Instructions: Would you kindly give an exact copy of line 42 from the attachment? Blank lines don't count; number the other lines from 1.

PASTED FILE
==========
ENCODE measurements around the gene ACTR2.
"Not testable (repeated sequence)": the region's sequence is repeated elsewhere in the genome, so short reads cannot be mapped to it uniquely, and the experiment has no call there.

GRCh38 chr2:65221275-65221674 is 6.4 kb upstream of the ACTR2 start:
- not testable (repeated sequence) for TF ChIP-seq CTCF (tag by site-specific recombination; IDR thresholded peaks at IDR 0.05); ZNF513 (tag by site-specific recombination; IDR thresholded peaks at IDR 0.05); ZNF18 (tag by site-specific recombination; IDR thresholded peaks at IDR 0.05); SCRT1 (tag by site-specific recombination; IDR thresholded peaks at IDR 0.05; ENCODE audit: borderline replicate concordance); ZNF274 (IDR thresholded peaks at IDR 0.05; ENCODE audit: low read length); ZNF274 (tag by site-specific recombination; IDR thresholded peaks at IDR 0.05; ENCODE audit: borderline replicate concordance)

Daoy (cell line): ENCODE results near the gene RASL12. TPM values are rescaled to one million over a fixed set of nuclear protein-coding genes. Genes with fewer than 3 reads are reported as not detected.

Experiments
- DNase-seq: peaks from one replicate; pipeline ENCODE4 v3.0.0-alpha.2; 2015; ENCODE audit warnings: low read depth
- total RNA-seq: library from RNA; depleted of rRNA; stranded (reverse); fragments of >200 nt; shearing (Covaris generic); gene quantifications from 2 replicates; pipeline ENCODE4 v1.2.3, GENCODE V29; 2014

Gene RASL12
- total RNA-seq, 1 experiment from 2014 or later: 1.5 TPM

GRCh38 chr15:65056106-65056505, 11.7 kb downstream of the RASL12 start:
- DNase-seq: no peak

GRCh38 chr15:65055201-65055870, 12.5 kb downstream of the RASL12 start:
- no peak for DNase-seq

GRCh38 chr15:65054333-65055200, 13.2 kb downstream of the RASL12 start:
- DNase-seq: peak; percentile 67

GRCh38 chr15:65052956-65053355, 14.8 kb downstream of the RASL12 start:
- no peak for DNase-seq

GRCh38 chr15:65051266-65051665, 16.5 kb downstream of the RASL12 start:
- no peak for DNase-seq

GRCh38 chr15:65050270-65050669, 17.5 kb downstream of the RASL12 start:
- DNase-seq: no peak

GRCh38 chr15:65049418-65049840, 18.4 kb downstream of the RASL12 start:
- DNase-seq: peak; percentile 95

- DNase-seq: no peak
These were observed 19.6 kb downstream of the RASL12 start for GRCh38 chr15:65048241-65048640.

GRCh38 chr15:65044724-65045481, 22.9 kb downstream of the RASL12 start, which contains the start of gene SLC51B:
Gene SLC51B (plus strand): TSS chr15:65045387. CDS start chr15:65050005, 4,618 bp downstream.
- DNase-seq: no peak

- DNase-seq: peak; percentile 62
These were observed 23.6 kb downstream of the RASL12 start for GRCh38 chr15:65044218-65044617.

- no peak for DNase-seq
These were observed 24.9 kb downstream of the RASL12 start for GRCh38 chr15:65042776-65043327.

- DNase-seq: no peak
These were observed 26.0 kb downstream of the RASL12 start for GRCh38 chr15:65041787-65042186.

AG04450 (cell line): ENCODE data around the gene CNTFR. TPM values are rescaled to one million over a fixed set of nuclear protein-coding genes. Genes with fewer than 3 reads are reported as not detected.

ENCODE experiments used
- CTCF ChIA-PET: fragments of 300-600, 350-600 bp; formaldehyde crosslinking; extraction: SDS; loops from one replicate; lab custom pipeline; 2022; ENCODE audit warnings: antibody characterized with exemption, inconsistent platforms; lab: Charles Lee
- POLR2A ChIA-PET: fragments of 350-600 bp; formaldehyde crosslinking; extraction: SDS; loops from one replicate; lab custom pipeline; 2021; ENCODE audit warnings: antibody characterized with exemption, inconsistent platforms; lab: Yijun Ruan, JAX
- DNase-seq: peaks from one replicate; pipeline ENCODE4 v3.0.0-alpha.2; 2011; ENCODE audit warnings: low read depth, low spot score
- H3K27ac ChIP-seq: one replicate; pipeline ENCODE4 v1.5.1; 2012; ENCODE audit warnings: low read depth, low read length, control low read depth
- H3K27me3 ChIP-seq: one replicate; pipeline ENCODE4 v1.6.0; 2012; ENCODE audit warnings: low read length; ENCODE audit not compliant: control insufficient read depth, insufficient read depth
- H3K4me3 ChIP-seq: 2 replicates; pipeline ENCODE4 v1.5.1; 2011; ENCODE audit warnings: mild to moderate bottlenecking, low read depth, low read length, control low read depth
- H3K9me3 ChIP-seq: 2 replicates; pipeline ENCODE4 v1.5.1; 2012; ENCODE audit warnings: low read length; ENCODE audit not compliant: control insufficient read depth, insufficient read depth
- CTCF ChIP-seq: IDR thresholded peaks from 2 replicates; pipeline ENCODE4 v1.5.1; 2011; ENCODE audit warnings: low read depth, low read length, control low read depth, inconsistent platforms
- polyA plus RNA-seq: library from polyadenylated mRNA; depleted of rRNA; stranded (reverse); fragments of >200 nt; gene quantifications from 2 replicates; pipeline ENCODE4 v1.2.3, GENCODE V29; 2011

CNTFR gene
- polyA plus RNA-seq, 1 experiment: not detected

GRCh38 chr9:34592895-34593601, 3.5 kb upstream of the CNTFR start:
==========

- H3K27me3 ChIP-seq: one replicate; pipeline ENCODE4 v1.6.0; 2012; ENCODE audit warnings: low read length; ENCODE audit not compliant: control insufficient read depth, insufficient read depth